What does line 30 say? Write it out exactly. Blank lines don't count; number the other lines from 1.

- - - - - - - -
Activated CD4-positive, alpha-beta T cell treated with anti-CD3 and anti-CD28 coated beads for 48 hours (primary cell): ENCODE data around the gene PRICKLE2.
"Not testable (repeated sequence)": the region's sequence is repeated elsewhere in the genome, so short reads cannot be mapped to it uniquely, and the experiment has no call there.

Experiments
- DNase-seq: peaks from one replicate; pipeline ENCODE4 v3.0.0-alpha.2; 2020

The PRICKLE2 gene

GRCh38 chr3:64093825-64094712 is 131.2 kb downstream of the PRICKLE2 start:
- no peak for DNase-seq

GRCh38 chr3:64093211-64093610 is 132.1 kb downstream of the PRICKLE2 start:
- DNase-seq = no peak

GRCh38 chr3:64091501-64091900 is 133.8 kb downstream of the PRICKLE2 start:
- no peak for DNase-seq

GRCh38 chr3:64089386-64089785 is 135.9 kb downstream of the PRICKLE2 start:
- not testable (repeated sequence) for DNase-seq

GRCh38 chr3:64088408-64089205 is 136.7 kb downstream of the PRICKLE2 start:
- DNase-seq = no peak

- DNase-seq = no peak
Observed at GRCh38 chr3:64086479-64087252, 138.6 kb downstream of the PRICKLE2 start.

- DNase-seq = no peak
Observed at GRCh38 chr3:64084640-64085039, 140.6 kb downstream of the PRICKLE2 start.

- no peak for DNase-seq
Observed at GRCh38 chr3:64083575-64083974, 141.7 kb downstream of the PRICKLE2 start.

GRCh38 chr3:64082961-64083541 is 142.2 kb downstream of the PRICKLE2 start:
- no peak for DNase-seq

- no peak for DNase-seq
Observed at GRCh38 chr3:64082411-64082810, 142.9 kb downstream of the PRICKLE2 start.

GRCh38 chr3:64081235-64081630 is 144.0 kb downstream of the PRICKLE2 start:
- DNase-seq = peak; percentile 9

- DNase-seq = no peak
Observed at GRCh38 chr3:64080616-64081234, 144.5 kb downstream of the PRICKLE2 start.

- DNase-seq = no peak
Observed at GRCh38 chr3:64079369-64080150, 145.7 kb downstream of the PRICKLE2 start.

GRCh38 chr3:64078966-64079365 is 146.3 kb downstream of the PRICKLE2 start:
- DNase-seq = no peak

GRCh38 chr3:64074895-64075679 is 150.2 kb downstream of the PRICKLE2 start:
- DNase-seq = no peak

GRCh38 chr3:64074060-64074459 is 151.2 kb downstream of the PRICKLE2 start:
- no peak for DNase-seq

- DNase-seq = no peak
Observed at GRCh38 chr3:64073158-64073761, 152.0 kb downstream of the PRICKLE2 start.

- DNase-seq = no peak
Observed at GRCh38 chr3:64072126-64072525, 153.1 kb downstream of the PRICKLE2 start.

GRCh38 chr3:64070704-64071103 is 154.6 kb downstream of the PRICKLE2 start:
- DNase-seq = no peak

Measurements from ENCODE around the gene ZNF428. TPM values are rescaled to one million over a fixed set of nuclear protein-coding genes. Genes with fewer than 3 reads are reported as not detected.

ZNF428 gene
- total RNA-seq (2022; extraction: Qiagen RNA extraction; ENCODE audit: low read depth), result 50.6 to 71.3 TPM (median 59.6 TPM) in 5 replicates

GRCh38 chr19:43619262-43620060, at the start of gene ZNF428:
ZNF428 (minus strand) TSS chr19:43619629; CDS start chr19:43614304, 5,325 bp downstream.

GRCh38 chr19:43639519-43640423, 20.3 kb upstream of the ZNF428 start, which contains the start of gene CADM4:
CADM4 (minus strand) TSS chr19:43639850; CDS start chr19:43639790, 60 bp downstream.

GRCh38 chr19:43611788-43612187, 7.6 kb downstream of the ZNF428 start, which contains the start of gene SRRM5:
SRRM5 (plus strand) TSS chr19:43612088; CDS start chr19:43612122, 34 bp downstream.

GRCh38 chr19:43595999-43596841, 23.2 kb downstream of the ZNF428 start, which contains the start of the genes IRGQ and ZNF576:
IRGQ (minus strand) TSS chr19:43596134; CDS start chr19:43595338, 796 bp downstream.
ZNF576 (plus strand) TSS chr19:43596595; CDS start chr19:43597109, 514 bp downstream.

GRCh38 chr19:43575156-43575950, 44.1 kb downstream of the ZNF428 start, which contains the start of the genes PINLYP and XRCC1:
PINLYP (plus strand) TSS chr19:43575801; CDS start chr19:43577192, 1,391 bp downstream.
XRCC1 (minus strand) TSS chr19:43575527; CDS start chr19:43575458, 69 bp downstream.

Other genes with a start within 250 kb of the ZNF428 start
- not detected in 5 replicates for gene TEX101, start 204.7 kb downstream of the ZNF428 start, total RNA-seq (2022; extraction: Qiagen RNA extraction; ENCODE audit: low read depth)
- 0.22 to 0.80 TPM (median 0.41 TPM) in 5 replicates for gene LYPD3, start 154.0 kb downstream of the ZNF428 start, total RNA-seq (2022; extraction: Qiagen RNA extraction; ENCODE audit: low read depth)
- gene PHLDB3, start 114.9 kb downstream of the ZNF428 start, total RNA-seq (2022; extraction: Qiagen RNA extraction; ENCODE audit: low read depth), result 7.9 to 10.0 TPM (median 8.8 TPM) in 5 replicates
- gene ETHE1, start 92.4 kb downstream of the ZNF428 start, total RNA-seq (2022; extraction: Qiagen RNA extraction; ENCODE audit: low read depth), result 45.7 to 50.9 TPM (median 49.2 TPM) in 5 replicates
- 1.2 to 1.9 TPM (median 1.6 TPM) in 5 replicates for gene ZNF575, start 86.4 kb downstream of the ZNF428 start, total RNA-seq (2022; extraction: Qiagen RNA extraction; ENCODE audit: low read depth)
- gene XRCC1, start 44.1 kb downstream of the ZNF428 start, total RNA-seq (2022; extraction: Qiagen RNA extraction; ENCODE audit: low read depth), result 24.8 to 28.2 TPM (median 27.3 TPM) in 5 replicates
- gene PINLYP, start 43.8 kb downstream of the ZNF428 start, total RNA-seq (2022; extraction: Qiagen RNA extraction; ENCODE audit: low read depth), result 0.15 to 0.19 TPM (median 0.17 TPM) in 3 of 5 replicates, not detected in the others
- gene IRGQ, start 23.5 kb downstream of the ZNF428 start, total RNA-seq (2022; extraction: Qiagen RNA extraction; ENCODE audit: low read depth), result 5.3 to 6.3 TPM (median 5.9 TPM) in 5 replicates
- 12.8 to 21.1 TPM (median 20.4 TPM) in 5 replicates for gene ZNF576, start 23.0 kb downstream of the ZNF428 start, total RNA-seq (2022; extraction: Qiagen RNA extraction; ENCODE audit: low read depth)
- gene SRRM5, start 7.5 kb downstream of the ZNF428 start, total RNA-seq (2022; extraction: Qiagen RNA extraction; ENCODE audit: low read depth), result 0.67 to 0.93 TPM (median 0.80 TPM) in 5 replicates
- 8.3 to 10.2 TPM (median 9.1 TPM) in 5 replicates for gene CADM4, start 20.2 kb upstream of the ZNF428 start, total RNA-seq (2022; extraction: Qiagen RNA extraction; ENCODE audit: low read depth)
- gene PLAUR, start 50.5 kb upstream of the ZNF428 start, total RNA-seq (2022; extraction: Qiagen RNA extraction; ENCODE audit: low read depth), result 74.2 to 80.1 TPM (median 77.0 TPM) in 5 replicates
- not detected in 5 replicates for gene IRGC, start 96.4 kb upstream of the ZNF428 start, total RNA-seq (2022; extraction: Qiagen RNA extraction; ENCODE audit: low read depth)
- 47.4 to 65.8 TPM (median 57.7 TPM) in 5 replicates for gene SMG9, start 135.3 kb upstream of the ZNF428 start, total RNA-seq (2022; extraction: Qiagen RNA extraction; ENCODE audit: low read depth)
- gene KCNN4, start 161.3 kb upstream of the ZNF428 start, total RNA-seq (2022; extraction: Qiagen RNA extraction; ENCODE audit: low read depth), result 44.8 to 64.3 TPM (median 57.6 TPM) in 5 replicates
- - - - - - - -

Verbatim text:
- DNase-seq = no peak